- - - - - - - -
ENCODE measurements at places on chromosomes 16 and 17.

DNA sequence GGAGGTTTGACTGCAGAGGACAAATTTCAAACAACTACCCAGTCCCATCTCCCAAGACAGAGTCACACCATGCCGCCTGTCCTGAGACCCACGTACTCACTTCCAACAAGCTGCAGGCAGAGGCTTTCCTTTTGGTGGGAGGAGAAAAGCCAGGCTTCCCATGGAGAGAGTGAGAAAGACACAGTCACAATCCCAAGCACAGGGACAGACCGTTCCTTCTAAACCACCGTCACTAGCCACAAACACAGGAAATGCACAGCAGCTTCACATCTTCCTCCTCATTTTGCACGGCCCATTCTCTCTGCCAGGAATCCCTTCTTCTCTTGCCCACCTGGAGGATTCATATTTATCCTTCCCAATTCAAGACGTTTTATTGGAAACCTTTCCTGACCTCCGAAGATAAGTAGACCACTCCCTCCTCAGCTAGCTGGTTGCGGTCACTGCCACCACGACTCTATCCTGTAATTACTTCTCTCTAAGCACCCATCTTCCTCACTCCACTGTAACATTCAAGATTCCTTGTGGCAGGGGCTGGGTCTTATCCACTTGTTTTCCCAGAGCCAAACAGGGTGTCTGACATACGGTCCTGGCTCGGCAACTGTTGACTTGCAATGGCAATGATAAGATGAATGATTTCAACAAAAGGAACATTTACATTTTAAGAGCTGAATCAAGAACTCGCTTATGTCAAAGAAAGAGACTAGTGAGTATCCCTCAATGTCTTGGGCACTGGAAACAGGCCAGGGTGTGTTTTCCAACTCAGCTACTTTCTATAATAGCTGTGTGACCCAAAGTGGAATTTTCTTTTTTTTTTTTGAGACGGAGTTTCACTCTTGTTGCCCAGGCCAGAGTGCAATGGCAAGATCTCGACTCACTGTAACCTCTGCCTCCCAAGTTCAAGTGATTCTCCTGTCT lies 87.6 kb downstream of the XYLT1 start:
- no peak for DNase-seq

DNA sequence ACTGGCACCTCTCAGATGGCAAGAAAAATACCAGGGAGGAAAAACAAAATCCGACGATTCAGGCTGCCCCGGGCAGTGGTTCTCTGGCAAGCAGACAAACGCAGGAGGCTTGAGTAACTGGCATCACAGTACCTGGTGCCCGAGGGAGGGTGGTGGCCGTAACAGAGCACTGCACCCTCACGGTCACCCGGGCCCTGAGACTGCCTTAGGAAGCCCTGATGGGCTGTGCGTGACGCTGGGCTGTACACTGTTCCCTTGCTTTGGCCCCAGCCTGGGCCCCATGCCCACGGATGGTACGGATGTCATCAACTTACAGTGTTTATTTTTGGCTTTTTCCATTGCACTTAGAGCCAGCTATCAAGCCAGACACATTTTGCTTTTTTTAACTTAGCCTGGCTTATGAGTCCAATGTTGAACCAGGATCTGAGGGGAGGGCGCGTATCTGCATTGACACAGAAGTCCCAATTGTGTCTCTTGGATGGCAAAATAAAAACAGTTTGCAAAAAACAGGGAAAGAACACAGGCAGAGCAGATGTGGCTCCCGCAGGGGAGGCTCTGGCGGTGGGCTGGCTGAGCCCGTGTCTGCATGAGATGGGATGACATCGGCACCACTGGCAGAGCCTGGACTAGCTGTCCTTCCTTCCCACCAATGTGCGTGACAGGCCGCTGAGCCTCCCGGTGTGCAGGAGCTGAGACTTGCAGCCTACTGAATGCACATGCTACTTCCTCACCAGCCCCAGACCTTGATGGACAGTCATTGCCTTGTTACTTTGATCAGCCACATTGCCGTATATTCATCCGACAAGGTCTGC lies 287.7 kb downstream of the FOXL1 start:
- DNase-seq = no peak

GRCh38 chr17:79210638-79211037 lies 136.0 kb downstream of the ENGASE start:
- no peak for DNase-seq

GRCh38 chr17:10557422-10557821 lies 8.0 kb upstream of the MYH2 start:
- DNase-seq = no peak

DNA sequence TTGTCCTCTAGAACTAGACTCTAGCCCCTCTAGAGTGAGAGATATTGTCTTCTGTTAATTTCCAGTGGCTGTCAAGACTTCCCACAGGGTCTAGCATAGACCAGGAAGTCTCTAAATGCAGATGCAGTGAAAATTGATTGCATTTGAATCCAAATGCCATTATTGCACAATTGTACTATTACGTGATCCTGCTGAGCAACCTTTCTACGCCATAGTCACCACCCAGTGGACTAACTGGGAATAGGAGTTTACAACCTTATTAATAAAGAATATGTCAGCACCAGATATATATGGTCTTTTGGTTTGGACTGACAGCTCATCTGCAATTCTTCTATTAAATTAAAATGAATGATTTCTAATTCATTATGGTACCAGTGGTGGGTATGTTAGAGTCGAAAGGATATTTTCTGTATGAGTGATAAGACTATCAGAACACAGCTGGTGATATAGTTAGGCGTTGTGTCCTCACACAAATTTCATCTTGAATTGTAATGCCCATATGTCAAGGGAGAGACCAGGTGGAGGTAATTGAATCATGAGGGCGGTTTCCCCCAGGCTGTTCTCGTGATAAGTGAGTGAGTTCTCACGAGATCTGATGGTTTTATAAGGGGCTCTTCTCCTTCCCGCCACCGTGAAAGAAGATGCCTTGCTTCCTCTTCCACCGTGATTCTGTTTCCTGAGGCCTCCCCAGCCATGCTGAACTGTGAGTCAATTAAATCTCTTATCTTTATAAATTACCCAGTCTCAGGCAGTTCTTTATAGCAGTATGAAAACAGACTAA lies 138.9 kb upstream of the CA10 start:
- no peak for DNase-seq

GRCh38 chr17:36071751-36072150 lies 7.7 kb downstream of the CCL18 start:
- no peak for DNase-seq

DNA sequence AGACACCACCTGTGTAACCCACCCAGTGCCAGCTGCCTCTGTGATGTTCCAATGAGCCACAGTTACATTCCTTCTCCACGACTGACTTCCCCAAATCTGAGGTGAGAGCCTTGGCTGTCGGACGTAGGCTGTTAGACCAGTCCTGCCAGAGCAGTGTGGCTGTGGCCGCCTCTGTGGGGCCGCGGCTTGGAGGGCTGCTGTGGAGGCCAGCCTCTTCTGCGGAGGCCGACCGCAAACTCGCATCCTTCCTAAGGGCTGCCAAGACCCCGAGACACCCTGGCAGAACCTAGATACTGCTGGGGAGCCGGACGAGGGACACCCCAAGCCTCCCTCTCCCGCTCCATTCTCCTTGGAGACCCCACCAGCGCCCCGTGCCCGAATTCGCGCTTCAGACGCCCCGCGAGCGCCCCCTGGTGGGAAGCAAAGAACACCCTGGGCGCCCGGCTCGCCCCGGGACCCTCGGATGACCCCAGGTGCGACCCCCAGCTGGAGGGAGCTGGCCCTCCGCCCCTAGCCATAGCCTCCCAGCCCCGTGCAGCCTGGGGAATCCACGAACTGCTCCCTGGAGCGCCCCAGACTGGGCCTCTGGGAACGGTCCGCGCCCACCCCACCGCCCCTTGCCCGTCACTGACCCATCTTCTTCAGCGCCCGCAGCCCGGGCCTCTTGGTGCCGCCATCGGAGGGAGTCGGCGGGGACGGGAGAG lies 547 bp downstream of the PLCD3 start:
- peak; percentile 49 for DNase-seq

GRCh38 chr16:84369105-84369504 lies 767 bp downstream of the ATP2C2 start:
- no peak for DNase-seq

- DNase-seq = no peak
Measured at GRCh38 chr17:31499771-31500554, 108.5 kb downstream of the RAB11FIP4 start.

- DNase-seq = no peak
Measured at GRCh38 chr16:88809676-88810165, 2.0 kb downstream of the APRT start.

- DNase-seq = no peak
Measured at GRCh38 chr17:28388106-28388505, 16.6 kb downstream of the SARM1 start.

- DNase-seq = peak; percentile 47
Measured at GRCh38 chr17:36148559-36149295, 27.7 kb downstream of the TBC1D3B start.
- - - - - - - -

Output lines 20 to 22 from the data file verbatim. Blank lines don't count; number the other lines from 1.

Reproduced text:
- DNase-seq = no peak
Measured at GRCh38 chr16:88809676-88810165, 2.0 kb downstream of the APRT start.

- DNase-seq = no peak